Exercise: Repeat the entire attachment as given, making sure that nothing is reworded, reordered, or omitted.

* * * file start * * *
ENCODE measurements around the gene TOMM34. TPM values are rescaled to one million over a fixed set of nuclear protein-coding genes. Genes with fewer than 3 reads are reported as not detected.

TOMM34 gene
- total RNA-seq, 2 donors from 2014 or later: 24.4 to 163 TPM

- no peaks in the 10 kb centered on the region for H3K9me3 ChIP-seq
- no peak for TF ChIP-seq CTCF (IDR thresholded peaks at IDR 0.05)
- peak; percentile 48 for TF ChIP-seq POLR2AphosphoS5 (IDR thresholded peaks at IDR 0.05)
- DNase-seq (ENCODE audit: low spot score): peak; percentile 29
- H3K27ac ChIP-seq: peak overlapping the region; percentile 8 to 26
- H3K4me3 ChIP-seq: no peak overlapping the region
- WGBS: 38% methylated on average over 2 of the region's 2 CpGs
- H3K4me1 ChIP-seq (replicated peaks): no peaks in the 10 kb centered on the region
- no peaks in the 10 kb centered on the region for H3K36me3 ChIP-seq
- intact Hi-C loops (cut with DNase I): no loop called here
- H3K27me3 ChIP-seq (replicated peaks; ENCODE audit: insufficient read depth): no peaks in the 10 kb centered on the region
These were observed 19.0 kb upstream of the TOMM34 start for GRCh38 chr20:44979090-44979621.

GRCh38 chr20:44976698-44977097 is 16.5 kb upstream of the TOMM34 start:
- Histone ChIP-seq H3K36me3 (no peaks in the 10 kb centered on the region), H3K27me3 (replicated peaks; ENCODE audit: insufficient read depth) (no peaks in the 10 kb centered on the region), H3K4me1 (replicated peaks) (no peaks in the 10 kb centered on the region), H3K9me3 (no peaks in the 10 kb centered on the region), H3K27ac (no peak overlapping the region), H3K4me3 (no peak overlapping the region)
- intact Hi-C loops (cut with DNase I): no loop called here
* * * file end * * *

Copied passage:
ENCODE measurements around the gene TOMM34. TPM values are rescaled to one million over a fixed set of nuclear protein-coding genes. Genes with fewer than 3 reads are reported as not detected.

TOMM34 gene
- total RNA-seq, 2 donors from 2014 or later: 24.4 to 163 TPM

- no peaks in the 10 kb centered on the region for H3K9me3 ChIP-seq
- no peak for TF ChIP-seq CTCF (IDR thresholded peaks at IDR 0.05)
- peak; percentile 48 for TF ChIP-seq POLR2AphosphoS5 (IDR thresholded peaks at IDR 0.05)
- DNase-seq (ENCODE audit: low spot score): peak; percentile 29
- H3K27ac ChIP-seq: peak overlapping the region; percentile 8 to 26
- H3K4me3 ChIP-seq: no peak overlapping the region
- WGBS: 38% methylated on average over 2 of the region's 2 CpGs
- H3K4me1 ChIP-seq (replicated peaks): no peaks in the 10 kb centered on the region
- no peaks in the 10 kb centered on the region for H3K36me3 ChIP-seq
- intact Hi-C loops (cut with DNase I): no loop called here
- H3K27me3 ChIP-seq (replicated peaks; ENCODE audit: insufficient read depth): no peaks in the 10 kb centered on the region
These were observed 19.0 kb upstream of the TOMM34 start for GRCh38 chr20:44979090-44979621.

GRCh38 chr20:44976698-44977097 is 16.5 kb upstream of the TOMM34 start:
- Histone ChIP-seq H3K36me3 (no peaks in the 10 kb centered on the region), H3K27me3 (replicated peaks; ENCODE audit: insufficient read depth) (no peaks in the 10 kb centered on the region), H3K4me1 (replicated peaks) (no peaks in the 10 kb centered on the region), H3K9me3 (no peaks in the 10 kb centered on the region), H3K27ac (no peak overlapping the region), H3K4me3 (no peak overlapping the region)
- intact Hi-C loops (cut with DNase I): no loop called here